Keep it Simple Sail Repair Kit


If you’re going to sail you’ll be doing some stitching-no two ways about it. That doesn’t mean you have to go overboard with sail repair tools. Don’t jump into the $100 do-everything kit. Start with a modest kit, adding tools and materials only as your skills grow and projects require them. Chances are, you already have most of what you need in your other supply lockers or tool boxes.

Work surface – A wooden cutting board is perfect for small projects, much better than plastic.

Sailmaker’s palm – Get one that fits. Left-handed palms are available. A Dremel can smooth out the sharp edges, so your palm is as soft as a true sailmakers palm.

Needles – Get an assortment, size 12-18. Smaller numbers are larger needles. A number 16 is a good match for #4 whipping twine, your workhorse thread.

Waxed whipping twine – You can wax as you go, but pre-waxed is handier. Robline #4 is our favorite. It is heavier than machine thread, so it will last longer. And it’s strong enough that if you double it, you don’t need to back-fill in each zig-zag stitch. Heavier twines are used for webbing and around eyes, but for field repairs you can just use more strands of #4. Get a few spools; white is good for sails, dark colors are handy for marking lines.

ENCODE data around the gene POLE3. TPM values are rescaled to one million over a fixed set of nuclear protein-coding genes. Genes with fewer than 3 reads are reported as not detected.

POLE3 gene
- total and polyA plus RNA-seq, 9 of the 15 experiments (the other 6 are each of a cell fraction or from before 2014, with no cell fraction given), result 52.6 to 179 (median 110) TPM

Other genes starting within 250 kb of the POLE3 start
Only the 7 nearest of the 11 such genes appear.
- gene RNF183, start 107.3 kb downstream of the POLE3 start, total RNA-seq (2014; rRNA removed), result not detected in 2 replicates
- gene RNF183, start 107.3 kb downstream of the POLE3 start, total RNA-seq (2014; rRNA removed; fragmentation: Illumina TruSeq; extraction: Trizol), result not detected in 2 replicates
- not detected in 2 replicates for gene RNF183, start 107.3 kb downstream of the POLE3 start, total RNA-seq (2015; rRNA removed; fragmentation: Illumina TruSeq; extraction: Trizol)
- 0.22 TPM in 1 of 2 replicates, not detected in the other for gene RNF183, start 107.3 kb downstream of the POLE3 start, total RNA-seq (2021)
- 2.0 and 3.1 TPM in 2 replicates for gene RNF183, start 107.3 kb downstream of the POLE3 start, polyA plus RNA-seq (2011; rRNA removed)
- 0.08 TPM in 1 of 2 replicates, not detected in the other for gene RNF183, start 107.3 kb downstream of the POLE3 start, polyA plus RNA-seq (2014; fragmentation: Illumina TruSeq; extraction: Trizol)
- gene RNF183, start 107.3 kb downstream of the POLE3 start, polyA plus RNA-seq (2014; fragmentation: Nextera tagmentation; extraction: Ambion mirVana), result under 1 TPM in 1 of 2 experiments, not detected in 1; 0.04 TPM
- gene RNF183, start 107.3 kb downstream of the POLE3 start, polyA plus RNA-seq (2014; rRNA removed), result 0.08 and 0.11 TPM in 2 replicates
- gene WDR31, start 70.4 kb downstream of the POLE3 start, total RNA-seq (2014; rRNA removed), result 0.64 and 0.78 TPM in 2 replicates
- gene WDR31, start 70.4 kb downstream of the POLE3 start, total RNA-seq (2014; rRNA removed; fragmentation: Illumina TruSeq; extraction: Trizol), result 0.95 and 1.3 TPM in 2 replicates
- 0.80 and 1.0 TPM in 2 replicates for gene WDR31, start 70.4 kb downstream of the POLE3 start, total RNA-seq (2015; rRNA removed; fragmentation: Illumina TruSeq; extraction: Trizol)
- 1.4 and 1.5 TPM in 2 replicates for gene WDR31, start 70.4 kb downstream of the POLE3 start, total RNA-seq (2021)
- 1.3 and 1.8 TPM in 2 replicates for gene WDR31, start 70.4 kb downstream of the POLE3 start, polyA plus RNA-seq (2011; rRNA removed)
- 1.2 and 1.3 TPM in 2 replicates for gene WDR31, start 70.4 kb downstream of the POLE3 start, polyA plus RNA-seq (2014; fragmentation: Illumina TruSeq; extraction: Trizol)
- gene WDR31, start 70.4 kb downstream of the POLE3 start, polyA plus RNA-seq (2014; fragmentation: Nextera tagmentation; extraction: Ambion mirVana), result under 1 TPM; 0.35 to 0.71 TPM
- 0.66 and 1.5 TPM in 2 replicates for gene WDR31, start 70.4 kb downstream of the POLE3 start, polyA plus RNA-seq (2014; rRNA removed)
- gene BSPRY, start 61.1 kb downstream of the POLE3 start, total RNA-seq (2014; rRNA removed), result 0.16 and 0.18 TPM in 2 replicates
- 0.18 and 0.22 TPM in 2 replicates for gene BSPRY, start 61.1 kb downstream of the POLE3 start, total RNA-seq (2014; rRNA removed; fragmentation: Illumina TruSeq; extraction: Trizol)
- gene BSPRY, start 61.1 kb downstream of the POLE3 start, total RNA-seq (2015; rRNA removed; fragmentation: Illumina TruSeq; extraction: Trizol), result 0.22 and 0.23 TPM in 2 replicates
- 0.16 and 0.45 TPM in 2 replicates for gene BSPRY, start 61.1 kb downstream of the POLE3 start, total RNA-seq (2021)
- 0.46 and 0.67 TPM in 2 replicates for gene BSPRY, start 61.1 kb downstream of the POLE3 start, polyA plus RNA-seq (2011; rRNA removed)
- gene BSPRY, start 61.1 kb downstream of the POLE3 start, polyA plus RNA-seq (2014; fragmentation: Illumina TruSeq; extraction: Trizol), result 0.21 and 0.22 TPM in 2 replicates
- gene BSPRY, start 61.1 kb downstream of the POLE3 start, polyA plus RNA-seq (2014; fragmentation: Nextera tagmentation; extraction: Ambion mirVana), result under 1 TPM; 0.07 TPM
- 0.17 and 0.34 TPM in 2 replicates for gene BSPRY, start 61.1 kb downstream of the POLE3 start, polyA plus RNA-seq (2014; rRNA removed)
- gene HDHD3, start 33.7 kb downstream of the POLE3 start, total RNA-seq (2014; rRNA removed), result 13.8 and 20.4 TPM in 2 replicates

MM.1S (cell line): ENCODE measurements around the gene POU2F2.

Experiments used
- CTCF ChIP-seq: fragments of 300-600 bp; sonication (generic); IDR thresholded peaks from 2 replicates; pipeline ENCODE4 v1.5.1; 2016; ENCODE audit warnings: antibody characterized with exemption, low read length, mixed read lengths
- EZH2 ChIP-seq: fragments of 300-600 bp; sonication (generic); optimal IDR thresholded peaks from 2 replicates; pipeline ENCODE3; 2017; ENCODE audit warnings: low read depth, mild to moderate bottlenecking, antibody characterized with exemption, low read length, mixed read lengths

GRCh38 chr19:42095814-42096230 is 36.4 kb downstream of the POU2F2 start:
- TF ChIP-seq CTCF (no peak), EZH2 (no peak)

Thread – Gore Tenara is the thread of choice among sail canvas shops, has outstanding UV resistance, but it can allow water to drip through some fabrics like Top Gun  (see “Winter Covers: What to Look For“).

Safety pins and straight pins – You’ll want these for holding fabric. Double-stick seam tape helps, but if you’re working in the wind or in tight spaces, pins seem to work better.

Awl or icepick – This is essential for forcing holes through material to stiff for palm or even stitching awl alone.

Stitching awl – These tools are handy when you can’t reach to both sides, but most jobs are more easily fixed with a needle and palm.

Pliers – Sometimes the needle requires a little encouragement. The one in your toolbox is fine.

Lighter or soldering iron for sealing edges – If you can’t turn a seam under soldering the edges prevents fraying.

Cutting tools – Although a knife, razor, and seam ripper all have their place. Start with a good pair of sharp scissors.

Materials – Some scraps of sailcloth and canvas are useful, but webbing, soft leather or elk hide, Sunbrella, and sail repair tape are just as essential.

Fids – Handy for loosening knots and splicing, get a standard fid before you start coveting all of the fine implements for splicing double braid (see “A Fistful of Fids, PS July 2006).

Keep it Simple Sail Repair Kit
Photo by Drew Frey.

Wool yarn – Tell tales are perhaps the most common item, and though other materials fly more easily, wool seems to dry fastest and not get stuck to the sail. Some attach them with sail tape. You can also thread them through the tiniest possible hole with a knot on each side. Instead of struggling to thread fat yarn through a small needle (hint, push the needle onto the thread), thread a double strand of light thread through the needle, lasso the thick thread and bring it back through (See Adding Telltales to Your Sail, PS May 2018).